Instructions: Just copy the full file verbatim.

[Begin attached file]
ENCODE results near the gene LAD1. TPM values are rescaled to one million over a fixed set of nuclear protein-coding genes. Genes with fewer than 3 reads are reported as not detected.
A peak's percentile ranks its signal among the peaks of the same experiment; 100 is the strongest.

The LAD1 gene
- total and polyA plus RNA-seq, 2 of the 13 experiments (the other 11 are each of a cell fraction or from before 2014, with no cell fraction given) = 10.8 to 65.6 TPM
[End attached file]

ENCODE results near the gene LAD1. TPM values are rescaled to one million over a fixed set of nuclear protein-coding genes. Genes with fewer than 3 reads are reported as not detected.
A peak's percentile ranks its signal among the peaks of the same experiment; 100 is the strongest.

The LAD1 gene
- total and polyA plus RNA-seq, 2 of the 13 experiments (the other 11 are each of a cell fraction or from before 2014, with no cell fraction given) = 10.8 to 65.6 TPM